In an alternative embodiment, the outwardly extending ends of the brace flanges are folded back on themselves along a portion of their lengths. Thus, when the nail is driven between the brace flanges, the upward edges of the folded flange will bite into the wood and further secure the brace in position.

Accordingly, the improvement of the present invention comprises a reinforced, double layered brace member in a frame structure which it is more resistent to racking resulting from load forces applied to the structures and which provides means for a more positive holding action to secure the brace member in the channels in the structural members.

BRIEF DESCRIPTION OF THE DRAWINGS

The features of this invention which are believed to be novel are set forth with particularity in the appended claims. The invention together with its further objects and the advantages thereof, may be best understood, however, by reference to the following description taken in conjunction with the accompanying drawings, in which like reference numerals identify like elements in the several figures and in which:

FIG. 1 is a perspective view illustrating the windstrip brace member installed and in place on a frame structure comprising a stud wall and illustrating a specific arrangement or pattern of nailing the brace member to the structure;

FIG. 2 is a cross-sectional view of the brace member taken along lines 2--2 in FIG. 1;

FIG. 3 is a cross-sectional view taken along lines 3--3 in FIG. 1 and showing the action of the fastening device on the brace member to secure the brace member to the structure;

FIG. 4 is a cross-sectional view of an alternative embodiment of the brace member;

FIG. 5 is a cross-sectional view showing the brace member shown in FIG. 4 installed and in place in the channel through one of the structure members; and

FIG. 6 is a perspective view showing the brace member of FIG. 4 installed and in place on the structure and further showing a specific arrangement or pattern of nailing the brace member to the structure.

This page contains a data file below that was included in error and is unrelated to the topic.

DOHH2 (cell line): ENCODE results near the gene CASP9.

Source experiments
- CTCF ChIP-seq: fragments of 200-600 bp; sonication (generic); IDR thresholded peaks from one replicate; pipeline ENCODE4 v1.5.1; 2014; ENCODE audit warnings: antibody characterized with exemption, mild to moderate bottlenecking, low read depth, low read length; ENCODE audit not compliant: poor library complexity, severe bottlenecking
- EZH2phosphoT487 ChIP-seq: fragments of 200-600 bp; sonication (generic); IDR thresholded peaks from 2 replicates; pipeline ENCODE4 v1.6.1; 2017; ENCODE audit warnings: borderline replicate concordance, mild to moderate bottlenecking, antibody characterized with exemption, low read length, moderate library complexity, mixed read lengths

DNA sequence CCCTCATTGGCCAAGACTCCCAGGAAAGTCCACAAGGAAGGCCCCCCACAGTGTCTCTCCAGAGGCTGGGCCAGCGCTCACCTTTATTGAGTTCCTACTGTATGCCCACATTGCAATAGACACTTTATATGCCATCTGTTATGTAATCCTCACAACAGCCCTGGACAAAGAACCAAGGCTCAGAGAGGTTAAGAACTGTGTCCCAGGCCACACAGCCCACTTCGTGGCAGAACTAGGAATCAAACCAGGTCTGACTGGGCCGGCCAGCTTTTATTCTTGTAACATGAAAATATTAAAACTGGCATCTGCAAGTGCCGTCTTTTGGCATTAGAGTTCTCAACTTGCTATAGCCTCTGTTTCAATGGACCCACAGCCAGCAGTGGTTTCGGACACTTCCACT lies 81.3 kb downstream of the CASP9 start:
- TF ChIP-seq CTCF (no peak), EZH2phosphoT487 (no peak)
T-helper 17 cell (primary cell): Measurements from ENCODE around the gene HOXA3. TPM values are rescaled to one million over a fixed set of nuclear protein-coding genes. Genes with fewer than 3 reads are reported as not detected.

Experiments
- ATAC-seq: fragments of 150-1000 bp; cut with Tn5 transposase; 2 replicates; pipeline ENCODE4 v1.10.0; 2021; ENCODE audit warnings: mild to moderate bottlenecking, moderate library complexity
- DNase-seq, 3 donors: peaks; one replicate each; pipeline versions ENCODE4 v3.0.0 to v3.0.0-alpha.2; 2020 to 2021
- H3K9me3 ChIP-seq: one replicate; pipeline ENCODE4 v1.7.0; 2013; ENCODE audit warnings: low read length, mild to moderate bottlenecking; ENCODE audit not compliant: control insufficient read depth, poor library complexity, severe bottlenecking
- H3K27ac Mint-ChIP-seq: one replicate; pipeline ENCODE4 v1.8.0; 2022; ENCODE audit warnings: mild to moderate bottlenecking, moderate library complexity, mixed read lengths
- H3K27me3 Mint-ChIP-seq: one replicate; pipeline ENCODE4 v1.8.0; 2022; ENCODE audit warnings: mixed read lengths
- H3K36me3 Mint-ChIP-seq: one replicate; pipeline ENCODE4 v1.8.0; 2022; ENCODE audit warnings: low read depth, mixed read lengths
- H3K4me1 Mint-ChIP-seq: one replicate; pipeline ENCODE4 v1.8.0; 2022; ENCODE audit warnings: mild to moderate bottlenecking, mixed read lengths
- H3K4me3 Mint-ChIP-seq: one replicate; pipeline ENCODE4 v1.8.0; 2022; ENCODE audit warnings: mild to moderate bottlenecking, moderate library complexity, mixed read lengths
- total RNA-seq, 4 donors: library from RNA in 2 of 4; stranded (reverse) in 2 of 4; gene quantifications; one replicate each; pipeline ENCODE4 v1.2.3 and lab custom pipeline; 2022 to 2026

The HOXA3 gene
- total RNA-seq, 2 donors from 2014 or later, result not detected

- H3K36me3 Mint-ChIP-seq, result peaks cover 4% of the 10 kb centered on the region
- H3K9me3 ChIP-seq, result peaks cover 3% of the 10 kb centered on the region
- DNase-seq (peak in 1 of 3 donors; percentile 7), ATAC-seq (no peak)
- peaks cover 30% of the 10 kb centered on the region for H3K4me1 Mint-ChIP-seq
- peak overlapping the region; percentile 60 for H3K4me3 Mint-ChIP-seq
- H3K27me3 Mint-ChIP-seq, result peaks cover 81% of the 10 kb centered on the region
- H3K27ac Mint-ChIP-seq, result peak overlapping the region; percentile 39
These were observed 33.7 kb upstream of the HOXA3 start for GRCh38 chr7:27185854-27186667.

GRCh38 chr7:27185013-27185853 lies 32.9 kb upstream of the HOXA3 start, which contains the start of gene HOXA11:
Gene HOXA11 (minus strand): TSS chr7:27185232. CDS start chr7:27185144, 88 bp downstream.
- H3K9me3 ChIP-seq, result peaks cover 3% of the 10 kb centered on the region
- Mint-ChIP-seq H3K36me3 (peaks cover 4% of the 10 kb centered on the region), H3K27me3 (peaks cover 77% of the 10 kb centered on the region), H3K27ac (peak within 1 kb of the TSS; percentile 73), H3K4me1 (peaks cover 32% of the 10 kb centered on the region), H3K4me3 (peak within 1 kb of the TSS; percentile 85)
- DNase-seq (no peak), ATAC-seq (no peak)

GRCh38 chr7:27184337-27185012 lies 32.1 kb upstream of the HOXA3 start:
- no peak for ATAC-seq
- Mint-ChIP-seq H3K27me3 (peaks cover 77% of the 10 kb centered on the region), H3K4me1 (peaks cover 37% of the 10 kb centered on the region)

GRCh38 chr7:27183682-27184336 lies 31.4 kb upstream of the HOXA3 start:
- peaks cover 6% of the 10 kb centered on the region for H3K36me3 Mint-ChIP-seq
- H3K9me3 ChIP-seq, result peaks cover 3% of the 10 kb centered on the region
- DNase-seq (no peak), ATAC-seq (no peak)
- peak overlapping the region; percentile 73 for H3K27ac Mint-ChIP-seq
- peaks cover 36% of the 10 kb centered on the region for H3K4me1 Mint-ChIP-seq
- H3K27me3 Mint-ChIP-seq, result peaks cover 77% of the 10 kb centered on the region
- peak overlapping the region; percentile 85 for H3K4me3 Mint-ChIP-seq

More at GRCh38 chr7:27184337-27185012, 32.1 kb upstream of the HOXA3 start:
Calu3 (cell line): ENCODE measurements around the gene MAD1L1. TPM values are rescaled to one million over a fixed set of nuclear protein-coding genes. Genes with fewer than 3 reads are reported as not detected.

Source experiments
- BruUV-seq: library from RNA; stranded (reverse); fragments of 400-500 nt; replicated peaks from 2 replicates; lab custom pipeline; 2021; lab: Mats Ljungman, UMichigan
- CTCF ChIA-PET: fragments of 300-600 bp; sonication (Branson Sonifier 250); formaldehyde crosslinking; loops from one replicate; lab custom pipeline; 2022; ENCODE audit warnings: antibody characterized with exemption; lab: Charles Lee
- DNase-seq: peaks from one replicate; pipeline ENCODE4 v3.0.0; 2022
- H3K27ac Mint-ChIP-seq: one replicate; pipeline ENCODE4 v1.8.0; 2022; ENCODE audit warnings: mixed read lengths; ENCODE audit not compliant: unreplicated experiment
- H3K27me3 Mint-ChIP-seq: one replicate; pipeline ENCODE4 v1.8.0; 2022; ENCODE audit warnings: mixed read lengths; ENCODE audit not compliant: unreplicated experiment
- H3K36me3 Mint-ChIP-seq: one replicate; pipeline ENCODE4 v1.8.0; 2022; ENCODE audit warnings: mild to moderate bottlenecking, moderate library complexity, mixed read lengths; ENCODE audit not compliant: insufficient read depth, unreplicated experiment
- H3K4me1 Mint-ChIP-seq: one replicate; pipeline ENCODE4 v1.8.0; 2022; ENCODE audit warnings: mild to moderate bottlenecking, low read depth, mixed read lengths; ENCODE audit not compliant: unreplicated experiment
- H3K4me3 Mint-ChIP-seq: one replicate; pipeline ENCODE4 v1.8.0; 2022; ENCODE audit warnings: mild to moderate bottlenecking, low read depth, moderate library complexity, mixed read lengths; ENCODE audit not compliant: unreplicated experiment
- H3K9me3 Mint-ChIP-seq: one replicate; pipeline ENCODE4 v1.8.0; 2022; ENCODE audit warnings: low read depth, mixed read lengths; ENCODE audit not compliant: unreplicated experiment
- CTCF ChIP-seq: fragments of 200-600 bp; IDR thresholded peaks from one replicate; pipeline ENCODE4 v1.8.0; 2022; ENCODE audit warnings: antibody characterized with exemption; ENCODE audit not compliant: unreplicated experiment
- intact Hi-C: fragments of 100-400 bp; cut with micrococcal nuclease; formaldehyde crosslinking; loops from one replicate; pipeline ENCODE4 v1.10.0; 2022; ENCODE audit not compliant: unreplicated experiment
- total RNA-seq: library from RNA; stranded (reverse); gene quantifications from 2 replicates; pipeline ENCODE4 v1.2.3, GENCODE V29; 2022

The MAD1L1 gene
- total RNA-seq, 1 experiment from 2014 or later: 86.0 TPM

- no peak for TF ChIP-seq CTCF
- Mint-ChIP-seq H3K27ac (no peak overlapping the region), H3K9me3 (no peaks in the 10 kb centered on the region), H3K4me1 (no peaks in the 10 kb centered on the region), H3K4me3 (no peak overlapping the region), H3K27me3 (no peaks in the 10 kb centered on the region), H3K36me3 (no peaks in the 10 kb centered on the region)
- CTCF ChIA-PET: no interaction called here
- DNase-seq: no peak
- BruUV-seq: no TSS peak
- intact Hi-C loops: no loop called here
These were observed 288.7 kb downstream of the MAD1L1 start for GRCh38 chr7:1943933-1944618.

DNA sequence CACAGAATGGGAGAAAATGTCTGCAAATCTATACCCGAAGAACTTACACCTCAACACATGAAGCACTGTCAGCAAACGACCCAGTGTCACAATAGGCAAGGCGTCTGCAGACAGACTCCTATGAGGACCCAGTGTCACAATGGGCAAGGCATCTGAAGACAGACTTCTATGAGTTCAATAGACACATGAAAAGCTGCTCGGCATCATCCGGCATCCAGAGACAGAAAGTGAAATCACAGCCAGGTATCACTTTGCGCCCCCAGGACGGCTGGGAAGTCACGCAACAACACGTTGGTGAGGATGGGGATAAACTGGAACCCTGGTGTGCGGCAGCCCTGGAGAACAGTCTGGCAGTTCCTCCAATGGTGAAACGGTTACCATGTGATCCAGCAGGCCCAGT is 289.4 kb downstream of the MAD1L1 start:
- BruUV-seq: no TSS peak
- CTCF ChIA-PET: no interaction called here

DETAILED DESCRIPTION

With reference now to FIG. 1, a wall structure such as the one shown there generally comprises a plurality of parallel, upright studs 11 extending between top and bottom plate members, 13 and 15, respectively. As heretofore mentioned, the structure is commonly constructed from nominal size two inch by four inch dimensioned, or two-by-four, lumber. The top plate member may comprise a pair of two-by-fours which are fastened together, such as by nailing, to provide added stability and load bearing capabilities. The top ends of the spaced-apart studs 11, in turn, are fastened, again by nailing, to the bottom side of the top plate member 13 while the bottom ends of the studs are similarly fastened to the single bottom plate member 15. Two studs, 17 and 19, are typically provided at the end of the structure to provide for facing attachment at the corner and to also strengthen and increase the rigidity of the wall structure.

In accordance with the present invention, a windstrip brace member 21 formed from galvanized steel or some other suitable material is installed to the wall structure to strengthen and lend rigidity to the wall structure and thereby substantially prevent the aforementioned problem of racking. As illustrated in FIG. 1, the brace member 21 is preferrably fastened at one end to the wall structure at or near the juncture of the double end studs, 17 and 19, and the top plate member 13. From that point, the brace member 21 extends downwardly in a diagonal direction, typically 45 to 60 to the bottom plate 15, the brace member being fastened to the studs 11 and the bottom plate 15.

The brace member 21 is formed from a flat elongated strip of thin sheet metal by folding the metal to the configuration shown in cross-section in FIG. 2. There, it can be seen that the brace member 21, which has a generally T-shaped cross section, is folded from the metal strip to have a doubled layer top member portion comprising a top layer 23 and a bottom layer 25 underlying the top layer. As shown in FIG. 2, the folded junctures between the top and bottom layers, 23 and 25, are at the edges of the brace member. The edges of the bottom layer 25 of the top portion of the brace member are folded away from said top portion to extend substantially perpendicularly with respect to the top portion and provide a pair of spaced apart flanges, 27 and 29, which are unconnected at their respective outwardly extending edges. Hence, the T-shaped cross-section results. Typically, the width of the T-shaped brace member 21 across its top portion is in the order of one and 13/16 inches while the spaced apart flanges 27 and 29 extend outwardly for about three-quarters of an inch. The spacing between the spaced apart flanges 27 and 29 is in the order of one eighth inch.

An optional inwardly directed channel 31, or rib, in the top layer 23 is shown in FIG. 2. The channel 31, which is about 1/32 of an inch deep, extends the length of the brace member 21 and is located immediately above the space between the flanges 27 and 29 to provide a guide for positioning nails or other fastening means on the brace member during nailing or fastening, as the case may be.